2016 - Fellow of the American Association for the Advancement of Science (AAAS)
The scientist’s investigation covers issues in Biochemistry, Lysosome, Mannose 6-phosphate receptor, Mutation and CLN8. His study in Lysosome is interdisciplinary in nature, drawing from both Glycoprotein, Lipid metabolism, Lipid Transport, Transmembrane protein and Cell biology. His work in Mannose 6-phosphate receptor is not limited to one particular discipline; it also encompasses Receptor.
His studies in Mutation integrate themes in fields like Genotype and NPC1. His studies deal with areas such as Binding protein and Pathogenesis as well as NPC1. His work carried out in the field of Mannose brings together such families of science as Molecular biology and Signal peptide.
His primary areas of study are Biochemistry, Lysosome, Mannose, Neuronal ceroid lipofuscinosis and Mannose 6-phosphate receptor. The various areas that he examines in his Biochemistry study include Molecular biology and Cell biology. His Lysosome study incorporates themes from Proteome, Proteomics, Cell fractionation, Subcellular localization and Organelle.
His research in Mannose intersects with topics in Golgi apparatus, Receptor, Peptide sequence, Phosphorylation and Gel electrophoresis. His Neuronal ceroid lipofuscinosis study integrates concerns from other disciplines, such as Lysosomal storage disease and Pharmacology. His NPC1 study combines topics in areas such as Mutation and Niemann–Pick disease.
His primary scientific interests are in Neuronal ceroid lipofuscinosis, Biochemistry, Tripeptidyl peptidase, Lysosome and Cell biology. His Neuronal ceroid lipofuscinosis research is multidisciplinary, incorporating perspectives in Cerebrospinal fluid, Pharmacology and Enzyme replacement therapy. His work in the fields of Biochemistry, such as Tripeptidyl peptidase I and Recombinant DNA, intersects with other areas such as Isobaric labeling.
He works in the field of Lysosome, namely Mannose 6-phosphate receptor. His Mannose 6-phosphate receptor research is multidisciplinary, incorporating elements of Mannose 6-phosphate, Niemann–Pick disease, Fusion protein and Prosaposin. Peter Lobel interconnects Mutation and Phenotype in the investigation of issues within Enzyme.
Peter Lobel focuses on Biochemistry, Tripeptidyl peptidase I, Lysosome, Fusion protein and Mannose 6-phosphate receptor. His Tripeptidyl peptidase I research is classified as research in Neuronal ceroid lipofuscinosis. Peter Lobel has researched Neuronal ceroid lipofuscinosis in several fields, including Spleen, Pharmacokinetics, Nanoparticles for drug delivery to the brain and Recombinant DNA.
Peter Lobel combines subjects such as Golgi apparatus, Endoplasmic reticulum, Proteome and Protein subcellular localization prediction with his study of Lysosome. His Proteome research is multidisciplinary, incorporating perspectives in Lysosomal storage disease, Glycoprotein, Mannose 6-phosphate, Acid phosphatase and Mannose. His studies in Fusion protein integrate themes in fields like mCherry, Green fluorescent protein, Cell biology, Protein folding and Cell fusion.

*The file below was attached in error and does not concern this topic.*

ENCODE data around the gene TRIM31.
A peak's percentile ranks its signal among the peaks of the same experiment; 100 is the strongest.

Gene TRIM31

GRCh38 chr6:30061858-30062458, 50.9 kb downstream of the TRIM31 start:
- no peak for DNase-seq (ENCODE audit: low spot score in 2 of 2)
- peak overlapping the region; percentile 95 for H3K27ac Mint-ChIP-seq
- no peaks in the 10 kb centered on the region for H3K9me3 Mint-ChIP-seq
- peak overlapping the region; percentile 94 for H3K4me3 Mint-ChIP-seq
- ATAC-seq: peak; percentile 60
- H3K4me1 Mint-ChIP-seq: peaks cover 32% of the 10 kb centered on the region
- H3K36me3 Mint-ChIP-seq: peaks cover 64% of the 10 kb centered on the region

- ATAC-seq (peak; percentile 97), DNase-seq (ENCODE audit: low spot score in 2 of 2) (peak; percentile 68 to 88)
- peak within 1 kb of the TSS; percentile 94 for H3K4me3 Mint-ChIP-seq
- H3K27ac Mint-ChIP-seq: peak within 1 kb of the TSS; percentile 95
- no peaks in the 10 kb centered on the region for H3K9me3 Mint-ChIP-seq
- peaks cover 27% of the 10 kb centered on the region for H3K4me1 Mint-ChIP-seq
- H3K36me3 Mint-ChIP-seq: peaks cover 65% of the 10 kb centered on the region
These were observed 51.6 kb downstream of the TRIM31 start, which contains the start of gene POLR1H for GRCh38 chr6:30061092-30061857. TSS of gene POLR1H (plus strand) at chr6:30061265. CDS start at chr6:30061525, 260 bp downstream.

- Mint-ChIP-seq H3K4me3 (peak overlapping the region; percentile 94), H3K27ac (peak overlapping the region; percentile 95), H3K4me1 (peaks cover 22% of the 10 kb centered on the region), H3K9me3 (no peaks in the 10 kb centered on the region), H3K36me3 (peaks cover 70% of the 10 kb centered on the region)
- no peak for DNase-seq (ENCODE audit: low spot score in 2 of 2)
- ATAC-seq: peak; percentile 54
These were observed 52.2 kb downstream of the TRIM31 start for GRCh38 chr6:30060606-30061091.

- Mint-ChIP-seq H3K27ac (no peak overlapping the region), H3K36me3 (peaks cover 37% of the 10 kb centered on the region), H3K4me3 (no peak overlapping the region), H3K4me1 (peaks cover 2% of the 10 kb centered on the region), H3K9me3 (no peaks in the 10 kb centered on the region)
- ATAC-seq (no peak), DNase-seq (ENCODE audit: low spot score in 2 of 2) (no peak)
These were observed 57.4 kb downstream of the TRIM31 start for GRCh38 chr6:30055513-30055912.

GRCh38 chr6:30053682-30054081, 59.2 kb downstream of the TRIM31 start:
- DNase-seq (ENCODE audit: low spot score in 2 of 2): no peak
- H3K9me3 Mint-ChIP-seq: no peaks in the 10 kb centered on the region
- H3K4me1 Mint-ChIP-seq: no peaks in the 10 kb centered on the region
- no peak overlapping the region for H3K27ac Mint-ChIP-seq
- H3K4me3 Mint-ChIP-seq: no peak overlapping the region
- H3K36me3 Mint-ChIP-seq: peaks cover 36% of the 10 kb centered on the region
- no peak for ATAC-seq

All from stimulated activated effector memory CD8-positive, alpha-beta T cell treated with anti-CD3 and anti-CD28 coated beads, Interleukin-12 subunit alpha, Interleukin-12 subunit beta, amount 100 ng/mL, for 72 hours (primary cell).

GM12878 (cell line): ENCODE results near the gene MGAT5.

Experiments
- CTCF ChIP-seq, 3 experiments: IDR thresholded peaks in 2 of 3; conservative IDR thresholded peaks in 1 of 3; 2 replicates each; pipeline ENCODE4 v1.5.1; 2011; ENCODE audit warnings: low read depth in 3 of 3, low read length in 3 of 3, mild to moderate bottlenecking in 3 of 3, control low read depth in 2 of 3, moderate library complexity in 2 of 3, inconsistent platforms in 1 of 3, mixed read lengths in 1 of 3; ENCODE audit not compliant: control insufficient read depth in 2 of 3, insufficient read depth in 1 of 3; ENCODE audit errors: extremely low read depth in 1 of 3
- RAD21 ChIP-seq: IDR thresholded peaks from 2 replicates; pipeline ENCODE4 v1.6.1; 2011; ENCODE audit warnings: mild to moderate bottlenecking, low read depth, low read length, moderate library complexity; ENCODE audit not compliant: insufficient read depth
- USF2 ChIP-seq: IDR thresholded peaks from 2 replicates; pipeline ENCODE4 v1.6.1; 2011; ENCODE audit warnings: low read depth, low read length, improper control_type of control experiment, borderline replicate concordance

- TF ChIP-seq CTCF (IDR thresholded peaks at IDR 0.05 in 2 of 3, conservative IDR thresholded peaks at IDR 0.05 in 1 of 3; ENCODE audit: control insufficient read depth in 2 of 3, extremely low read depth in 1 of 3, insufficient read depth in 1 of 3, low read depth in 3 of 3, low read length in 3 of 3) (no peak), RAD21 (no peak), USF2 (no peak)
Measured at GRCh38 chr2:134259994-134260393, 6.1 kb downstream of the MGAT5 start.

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Identification of HE1 as the Second Gene of Niemann-Pick C Disease
Saule Naureckiene;David. E. Sleat;David. E. Sleat;Henry Lackland;Anthony Fensom.
Mannose 6-Phosphate Receptors and Lysosomal Enzyme Targeting
N. M. Dahms;P. Lobel;Stuart Kornfeld.
Journal of Biological Chemistry (1989)
Association of Mutations in a Lysosomal Protein with Classical Late-Infantile Neuronal Ceroid Lipofuscinosis
David E. Sleat;David E. Sleat;Robert J. Donnelly;Henry Lackland;Henry Lackland;Chang Gong Liu.
Genetic evidence for nonredundant functional cooperativity between NPC1 and NPC2 in lipid transport
David E. Sleat;Jennifer A. Wiseman;Mukarram El-Banna;Sandy M. Price.
Proceedings of the National Academy of Sciences of the United States of America (2004)
STRUCTURE OF A CHOLESTEROL-BINDING PROTEIN DEFICIENT IN NIEMANN-PICK TYPE C2 DISEASE
Natalia Friedland;Heng-Ling Liou;Peter Lobel;Ann M. Stock.
Proceedings of the National Academy of Sciences of the United States of America (2003)
Mutations in the cytoplasmic domain of the 275 kd mannose 6-phosphate receptor differentially alter lysosomal enzyme sorting and endocytosis.
Peter Lobel;Karen Fujimoto;Richard D. Ye;Gareth Griffiths.
Proteomics of the Lysosome
Torben Lübke;Peter Lobel;Peter Lobel;David E. Sleat;David E. Sleat.
Biochimica et Biophysica Acta (2009)
A mutation in the ovine cathepsin D gene causes a congenital lysosomal storage disease with profound neurodegeneration
Jaana Tyynelä;Istvan Sohar;David E. Sleat;Rosalie M. Gin.
The EMBO Journal (2000)
Cloning and sequence analysis of the cation-independent mannose 6-phosphate receptor.
P. Lobel;N. M. Dahms;Stuart Kornfeld.
Journal of Biological Chemistry (1988)
Activation of microglia acidifies lysosomes and leads to degradation of Alzheimer amyloid fibrils.
Amitabha Majumdar;Dana Cruz;Nikiya Asamoah;Adina Buxbaum.
Molecular Biology of the Cell (2007)
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